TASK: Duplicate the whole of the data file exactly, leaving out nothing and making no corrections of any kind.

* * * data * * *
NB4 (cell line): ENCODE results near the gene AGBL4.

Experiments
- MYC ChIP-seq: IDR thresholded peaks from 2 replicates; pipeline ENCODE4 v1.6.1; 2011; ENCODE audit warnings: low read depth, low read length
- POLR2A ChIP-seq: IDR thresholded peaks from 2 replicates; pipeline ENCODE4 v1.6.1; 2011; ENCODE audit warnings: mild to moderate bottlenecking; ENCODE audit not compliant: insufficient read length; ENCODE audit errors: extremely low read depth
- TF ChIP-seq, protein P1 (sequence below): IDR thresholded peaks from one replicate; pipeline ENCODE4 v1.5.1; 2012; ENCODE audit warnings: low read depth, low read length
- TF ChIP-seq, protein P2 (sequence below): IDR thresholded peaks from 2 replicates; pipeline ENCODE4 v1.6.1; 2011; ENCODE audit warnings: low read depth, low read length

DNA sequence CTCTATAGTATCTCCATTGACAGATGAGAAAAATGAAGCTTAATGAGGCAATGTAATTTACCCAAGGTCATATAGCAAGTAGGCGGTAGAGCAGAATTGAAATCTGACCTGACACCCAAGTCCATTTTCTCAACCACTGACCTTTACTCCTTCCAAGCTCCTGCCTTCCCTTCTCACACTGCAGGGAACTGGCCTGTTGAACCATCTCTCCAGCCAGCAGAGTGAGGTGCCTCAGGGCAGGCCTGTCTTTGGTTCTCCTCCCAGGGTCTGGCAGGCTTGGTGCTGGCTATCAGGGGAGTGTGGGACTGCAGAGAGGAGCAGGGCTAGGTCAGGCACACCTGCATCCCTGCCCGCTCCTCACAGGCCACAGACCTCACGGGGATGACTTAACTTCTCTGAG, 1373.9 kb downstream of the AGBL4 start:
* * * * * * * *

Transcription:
NB4 (cell line): ENCODE results near the gene AGBL4.

Experiments
- MYC ChIP-seq: IDR thresholded peaks from 2 replicates; pipeline ENCODE4 v1.6.1; 2011; ENCODE audit warnings: low read depth, low read length
- POLR2A ChIP-seq: IDR thresholded peaks from 2 replicates; pipeline ENCODE4 v1.6.1; 2011; ENCODE audit warnings: mild to moderate bottlenecking; ENCODE audit not compliant: insufficient read length; ENCODE audit errors: extremely low read depth
- TF ChIP-seq, protein P1 (sequence below): IDR thresholded peaks from one replicate; pipeline ENCODE4 v1.5.1; 2012; ENCODE audit warnings: low read depth, low read length
- TF ChIP-seq, protein P2 (sequence below): IDR thresholded peaks from 2 replicates; pipeline ENCODE4 v1.6.1; 2011; ENCODE audit warnings: low read depth, low read length

DNA sequence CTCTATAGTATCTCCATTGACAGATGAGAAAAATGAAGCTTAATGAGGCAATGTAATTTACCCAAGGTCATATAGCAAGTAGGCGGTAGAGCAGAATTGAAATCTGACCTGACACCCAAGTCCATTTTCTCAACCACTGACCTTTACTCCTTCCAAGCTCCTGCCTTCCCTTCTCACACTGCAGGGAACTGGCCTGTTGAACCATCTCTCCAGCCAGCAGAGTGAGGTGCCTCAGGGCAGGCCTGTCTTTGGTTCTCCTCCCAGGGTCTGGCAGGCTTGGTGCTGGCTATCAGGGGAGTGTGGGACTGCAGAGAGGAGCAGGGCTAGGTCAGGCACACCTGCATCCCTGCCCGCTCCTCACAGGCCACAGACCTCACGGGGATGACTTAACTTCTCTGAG, 1373.9 kb downstream of the AGBL4 start: